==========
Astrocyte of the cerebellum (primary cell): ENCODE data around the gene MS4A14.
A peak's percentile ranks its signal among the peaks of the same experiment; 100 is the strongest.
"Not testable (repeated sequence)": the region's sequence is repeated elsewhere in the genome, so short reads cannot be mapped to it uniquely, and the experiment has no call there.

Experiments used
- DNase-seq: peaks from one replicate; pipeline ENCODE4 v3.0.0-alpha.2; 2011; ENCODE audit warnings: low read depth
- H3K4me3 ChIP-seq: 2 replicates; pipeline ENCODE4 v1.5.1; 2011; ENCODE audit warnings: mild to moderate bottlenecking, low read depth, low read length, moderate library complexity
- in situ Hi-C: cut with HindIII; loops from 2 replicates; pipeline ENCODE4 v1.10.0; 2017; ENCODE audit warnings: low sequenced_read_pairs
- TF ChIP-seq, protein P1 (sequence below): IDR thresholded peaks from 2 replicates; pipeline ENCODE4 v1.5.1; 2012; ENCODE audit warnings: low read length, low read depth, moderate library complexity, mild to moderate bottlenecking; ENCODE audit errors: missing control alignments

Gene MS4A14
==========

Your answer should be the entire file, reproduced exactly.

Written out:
Astrocyte of the cerebellum (primary cell): ENCODE data around the gene MS4A14.
A peak's percentile ranks its signal among the peaks of the same experiment; 100 is the strongest.
"Not testable (repeated sequence)": the region's sequence is repeated elsewhere in the genome, so short reads cannot be mapped to it uniquely, and the experiment has no call there.

Experiments used
- DNase-seq: peaks from one replicate; pipeline ENCODE4 v3.0.0-alpha.2; 2011; ENCODE audit warnings: low read depth
- H3K4me3 ChIP-seq: 2 replicates; pipeline ENCODE4 v1.5.1; 2011; ENCODE audit warnings: mild to moderate bottlenecking, low read depth, low read length, moderate library complexity
- in situ Hi-C: cut with HindIII; loops from 2 replicates; pipeline ENCODE4 v1.10.0; 2017; ENCODE audit warnings: low sequenced_read_pairs
- TF ChIP-seq, protein P1 (sequence below): IDR thresholded peaks from 2 replicates; pipeline ENCODE4 v1.5.1; 2012; ENCODE audit warnings: low read length, low read depth, moderate library complexity, mild to moderate bottlenecking; ENCODE audit errors: missing control alignments

Gene MS4A14